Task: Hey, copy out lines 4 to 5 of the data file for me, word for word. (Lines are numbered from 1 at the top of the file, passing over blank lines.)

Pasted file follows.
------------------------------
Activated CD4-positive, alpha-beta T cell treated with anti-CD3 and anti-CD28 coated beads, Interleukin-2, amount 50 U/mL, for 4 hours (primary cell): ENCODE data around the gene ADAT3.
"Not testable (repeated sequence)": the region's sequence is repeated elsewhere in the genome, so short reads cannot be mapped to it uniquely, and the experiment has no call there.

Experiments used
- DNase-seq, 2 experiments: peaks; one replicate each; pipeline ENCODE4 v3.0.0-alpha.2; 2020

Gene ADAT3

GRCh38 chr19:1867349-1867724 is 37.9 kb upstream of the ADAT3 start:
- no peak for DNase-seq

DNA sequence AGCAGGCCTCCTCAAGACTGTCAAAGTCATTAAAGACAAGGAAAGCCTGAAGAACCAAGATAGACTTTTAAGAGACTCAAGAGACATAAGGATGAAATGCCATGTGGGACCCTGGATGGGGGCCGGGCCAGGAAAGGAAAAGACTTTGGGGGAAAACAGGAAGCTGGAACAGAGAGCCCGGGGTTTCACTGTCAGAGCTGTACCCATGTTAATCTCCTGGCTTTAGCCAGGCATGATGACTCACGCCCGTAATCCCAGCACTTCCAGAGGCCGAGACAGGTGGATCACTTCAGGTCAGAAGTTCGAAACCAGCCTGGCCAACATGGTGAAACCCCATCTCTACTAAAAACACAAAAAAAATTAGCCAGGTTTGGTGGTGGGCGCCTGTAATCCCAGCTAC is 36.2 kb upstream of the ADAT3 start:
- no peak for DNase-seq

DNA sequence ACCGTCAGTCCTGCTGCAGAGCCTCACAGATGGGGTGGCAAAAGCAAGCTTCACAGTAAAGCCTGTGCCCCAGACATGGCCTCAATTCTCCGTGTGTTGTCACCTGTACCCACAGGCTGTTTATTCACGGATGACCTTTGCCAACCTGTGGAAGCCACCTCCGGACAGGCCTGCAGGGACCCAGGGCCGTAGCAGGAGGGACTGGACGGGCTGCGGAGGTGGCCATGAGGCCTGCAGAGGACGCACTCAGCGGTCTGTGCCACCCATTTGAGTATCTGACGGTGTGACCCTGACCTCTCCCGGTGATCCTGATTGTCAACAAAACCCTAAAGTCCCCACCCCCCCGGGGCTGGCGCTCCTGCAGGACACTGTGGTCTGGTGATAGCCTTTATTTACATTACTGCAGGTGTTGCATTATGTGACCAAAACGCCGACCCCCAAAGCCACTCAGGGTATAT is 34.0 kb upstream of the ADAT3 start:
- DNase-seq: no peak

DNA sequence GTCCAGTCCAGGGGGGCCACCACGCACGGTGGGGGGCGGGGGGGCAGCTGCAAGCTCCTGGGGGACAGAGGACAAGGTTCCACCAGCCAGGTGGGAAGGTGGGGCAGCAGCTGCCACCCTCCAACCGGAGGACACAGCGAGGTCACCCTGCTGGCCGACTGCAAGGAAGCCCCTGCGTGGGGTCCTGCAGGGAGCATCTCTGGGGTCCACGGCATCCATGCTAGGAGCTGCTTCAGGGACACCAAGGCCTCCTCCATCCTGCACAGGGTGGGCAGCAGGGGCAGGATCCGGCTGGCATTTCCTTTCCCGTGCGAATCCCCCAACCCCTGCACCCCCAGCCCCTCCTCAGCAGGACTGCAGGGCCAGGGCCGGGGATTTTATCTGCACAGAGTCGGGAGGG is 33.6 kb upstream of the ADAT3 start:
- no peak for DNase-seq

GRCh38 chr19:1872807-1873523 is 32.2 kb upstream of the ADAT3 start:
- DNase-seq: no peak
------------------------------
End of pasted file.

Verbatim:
- DNase-seq, 2 experiments: peaks; one replicate each; pipeline ENCODE4 v3.0.0-alpha.2; 2020

Gene ADAT3